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fomesafen
NYSDEC Letter - Specific Exemption Request to Control Broadleaf Weeds in Snap and Dry Beans Grown in NY State-2005 12/04

New York State Department of Environmental Conservation
Division of Solid and Hazardous Materials

Bureau of Pesticides Management, 9th Floor
625 Broadway, Albany, New York 12233-7254
Phone: (518) 402-8788     FAX: (518) 402-9024
Website: www.dec.state.ny.us

December 9, 2004

CERTIFIED MAIL
RETURN RECEIPT REQUESTED


Mr. Dan Rosenblatt
Team Leader
USEPA/Office of Pesticide Programs
Emergency Response Team (7505C)
Document Processing Desk
Crystal Mall 2--2nd Floor 1801 Bell St.
Arlington, Virginia 22202

Dear Mr. Rosenblatt:

Re: Specific Exemption Request for Use of Fomesafen (Reflex 2LC Herbicide, EPA Reg. No. 100-993) to Control Broadleaf Weeds in Snap and Dry Beans Grown in New York State in 2005

    The New York State Department of Environmental Conservation, as the State lead agency for pesticide matters, hereby requests approval of the referenced application (see enclosure) under Section 18 of the Federal Insecticide, Fungicide and Rodenticide Act, as amended. The enclosed application includes the information required in 40 CFR, Part 166, Subpart B (166.20). Also enclosed is the use report from the 2004 Section 18 use.

    This is the seventh year that we are requesting fomesafen (Reflex 2LC) at the 1999 reduced rates for emergency use to control a complex of broadleaf weeds, including redroot pigweed, common ragweed, nightshade spp, mustard spp., and velvetleaf in the major snap and dry bean production areas of New York State. In 2003, Raptor (imazamox) was registered for use in NY for postemergent control and/or suppression of some broadleaf weeds on dry beans only. Sandea (halosulfuron) was registered for use in NY as a preemergence herbicide on both dry and snap beans. Both products have strengths and weaknesses that can enhance IPM efforts, but neither can be considered more than an additional tool that growers can use (Appendix A).

    The other currently registered preplant and preemergent herbicides often fail to provide adequate control of troublesome broadleaf weeds due to their dependency on rainfall for activation or placement in the soil for optimum activation. Even the postemergent herbicide, Basagran, provides only erratic control at the highest recommended rate (1.0 lb ai/acre) and is subject to strict temperature and humidity conditions. Contamination of the harvest by nightshade berries can cause significant economic loss through rejection of harvested loads and field "by-pass" (Appendix D).

    Research consistently shows that Reflex 2LC provides superior control of numerous broadleaf weeds at very low doses (Appendix A 1-3). With Reflex 2LC, growers are able to decrease the use of soil-applied, residual herbicides because they will be able to selectively control weeds after they know where and which weeds they have. Reflex 2LC can be used on an as-needed basis, postemergence, over an extended period of time.

    The use of 0.08 to 0.313 lb ai/acre (0.32 to 1.25 pints) of Reflex 2LC is requested. Application will be made with ground equipment using ten to 40 gallons of water per acre. A maximum of one application per season is requested. Application will occur between the first and third trifoliate leaf stages depending on the time of weed emergence. It is estimated that 50% of the 32,000 acres of snap beans and 25,500 acres of dry beans, expected to be grown in New York State in 2005, may need to be treated with the requested material.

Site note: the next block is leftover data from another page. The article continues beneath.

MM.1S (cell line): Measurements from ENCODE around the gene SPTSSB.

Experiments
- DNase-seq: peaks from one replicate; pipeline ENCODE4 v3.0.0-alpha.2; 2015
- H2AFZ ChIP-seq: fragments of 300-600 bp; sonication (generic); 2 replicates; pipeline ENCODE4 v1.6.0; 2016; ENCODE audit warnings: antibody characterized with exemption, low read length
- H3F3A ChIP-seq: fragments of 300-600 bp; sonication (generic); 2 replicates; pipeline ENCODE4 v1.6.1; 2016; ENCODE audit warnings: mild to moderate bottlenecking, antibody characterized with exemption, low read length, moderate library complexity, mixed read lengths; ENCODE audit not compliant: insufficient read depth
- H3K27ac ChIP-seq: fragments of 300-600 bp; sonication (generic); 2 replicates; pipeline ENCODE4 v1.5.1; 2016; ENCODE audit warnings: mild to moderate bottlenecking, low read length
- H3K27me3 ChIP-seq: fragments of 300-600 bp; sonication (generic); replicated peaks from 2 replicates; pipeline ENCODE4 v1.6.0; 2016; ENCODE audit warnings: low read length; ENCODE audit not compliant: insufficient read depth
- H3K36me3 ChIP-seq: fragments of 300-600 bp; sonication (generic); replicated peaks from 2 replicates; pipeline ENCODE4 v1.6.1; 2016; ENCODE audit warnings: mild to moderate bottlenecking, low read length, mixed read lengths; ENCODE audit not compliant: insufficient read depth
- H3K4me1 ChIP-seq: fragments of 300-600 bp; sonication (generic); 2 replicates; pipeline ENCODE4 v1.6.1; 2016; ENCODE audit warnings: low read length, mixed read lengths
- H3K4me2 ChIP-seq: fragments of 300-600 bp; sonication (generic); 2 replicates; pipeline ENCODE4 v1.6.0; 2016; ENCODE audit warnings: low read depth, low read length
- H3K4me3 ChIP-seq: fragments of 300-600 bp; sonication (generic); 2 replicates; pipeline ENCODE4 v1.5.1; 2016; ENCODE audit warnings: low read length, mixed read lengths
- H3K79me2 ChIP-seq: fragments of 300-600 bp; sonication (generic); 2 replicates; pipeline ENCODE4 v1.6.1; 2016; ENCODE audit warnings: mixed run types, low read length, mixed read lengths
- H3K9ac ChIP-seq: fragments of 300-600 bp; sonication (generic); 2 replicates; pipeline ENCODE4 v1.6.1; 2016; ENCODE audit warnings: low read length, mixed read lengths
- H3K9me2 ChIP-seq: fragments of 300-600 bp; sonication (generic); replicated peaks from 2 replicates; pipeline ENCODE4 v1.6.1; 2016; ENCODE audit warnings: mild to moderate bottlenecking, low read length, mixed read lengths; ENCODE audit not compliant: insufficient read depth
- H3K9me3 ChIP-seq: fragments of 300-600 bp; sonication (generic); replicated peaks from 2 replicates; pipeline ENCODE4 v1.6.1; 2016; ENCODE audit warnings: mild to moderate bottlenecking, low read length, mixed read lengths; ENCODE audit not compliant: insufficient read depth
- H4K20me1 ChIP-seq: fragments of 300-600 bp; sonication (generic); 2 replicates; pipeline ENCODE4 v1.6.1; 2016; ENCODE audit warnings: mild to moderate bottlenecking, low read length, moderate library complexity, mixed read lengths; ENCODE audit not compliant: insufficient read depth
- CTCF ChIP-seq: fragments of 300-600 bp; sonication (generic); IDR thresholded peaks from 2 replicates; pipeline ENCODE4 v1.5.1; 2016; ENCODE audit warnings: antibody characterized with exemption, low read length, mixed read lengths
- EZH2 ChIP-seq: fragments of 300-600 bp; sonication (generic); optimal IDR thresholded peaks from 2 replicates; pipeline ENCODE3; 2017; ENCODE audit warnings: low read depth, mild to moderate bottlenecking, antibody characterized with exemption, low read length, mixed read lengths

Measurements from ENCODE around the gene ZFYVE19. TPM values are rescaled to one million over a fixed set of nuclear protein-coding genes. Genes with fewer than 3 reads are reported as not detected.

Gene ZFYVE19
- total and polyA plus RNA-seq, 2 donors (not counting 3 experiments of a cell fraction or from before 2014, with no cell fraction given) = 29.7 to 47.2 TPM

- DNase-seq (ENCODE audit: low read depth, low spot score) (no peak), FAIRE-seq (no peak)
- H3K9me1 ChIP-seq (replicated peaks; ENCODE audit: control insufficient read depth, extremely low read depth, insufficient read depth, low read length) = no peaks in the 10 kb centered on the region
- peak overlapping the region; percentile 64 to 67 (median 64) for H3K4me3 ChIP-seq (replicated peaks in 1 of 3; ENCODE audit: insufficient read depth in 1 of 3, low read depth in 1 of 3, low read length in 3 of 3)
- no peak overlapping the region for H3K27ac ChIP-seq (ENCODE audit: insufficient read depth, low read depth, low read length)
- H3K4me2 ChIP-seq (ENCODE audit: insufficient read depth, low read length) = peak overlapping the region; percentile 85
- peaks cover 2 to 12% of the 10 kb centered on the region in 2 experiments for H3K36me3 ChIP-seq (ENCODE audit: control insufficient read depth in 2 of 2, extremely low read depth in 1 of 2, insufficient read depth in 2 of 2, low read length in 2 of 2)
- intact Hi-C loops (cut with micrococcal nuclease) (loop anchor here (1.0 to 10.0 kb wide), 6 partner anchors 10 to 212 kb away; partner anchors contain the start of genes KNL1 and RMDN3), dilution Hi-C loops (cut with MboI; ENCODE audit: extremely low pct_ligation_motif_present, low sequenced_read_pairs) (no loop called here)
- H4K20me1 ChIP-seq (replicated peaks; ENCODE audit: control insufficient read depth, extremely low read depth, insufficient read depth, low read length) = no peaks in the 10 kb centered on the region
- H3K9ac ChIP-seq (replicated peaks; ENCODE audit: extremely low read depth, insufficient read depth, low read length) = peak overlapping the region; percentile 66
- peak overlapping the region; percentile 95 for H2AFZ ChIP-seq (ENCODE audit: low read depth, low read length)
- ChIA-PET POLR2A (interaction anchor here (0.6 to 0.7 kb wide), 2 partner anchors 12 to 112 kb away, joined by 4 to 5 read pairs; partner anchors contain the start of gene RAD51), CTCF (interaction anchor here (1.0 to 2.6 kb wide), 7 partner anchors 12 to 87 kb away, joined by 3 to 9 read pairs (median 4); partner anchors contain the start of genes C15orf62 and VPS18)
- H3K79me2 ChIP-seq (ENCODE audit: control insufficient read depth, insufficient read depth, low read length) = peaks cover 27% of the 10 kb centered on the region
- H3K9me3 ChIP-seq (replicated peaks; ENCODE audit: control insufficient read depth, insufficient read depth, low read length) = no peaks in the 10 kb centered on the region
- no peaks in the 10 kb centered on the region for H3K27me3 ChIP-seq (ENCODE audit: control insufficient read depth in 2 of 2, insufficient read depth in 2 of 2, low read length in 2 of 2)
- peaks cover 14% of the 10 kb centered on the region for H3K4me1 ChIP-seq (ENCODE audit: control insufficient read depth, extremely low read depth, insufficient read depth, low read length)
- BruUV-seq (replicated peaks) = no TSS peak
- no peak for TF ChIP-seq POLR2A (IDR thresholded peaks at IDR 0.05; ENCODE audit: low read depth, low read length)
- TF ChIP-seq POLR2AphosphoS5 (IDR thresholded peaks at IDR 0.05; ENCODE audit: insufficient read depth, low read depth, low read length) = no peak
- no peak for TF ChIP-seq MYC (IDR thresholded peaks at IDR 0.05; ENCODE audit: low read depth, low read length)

According to the 2004 Use report enclosed, the average rate of application used last season was 0.75 pints/acre (0.175 and 0.2 lb ai/acre) for both snap and dry bean. This rate reflects the application rate of concern (0.188 lb ai/acre) specified in the 2003 approval letter from USEPA. See Appendix A 1-3, 8, for dose response and efficacy information.

    Snap beans are planted from May 1 to August 7 and dry beans are planted from May 17 to July l . The expected use season for Reflex 2LC will be from June 1 to August 30. Proposals to mitigate risks to applicators and the environment include Personal Protective Equipment for the certified applicators and a 50-foot, treatment-free, set-back from all water sources will be required for growers in Suffolk County.

    Sygenta Crop Protection, Inc., the manufacturer of Reflex 2LC, fully supports our efforts to obtain an emergency exemption for the use of Reflex on snap and dry beans in New York State. The IR-4 group at Rutgers University continues to work to establish a tolerance for fomesafen. The completed IR-4 registration package for fomesafen on snap beans was submitted in 1998, and is currently being considered for the 2005 Work Plan. The registration package for dry beans was submitted to the Agency on October 11, 2000 and amended in February 2001 (Appendix G). Concerns have been mounting among grower groups regarding the length of time (over ten years in New York) a specific exemption has been requested for Reflex on beans. These concerns have resulted in the growers joining with researchers and the manufacturer to request a TRED evaluation by EPA (Appendix B).

    Please contact Robin Hackett, of our Pesticide Product Registration Section, at (518) 402-8768, if you require further assistance on this request.

Sincerely,

Maureen P. Serafini
Director
Bureau of Pesticides Management

Enclosure
cc: w/enc. - A. Enache, USEPA Region II
cc: w/o enc. - W. Smith, Cornell University, PSUR
R. Zimmerman\R. Mungari, New York State Dept. Of Ag. & Mkts.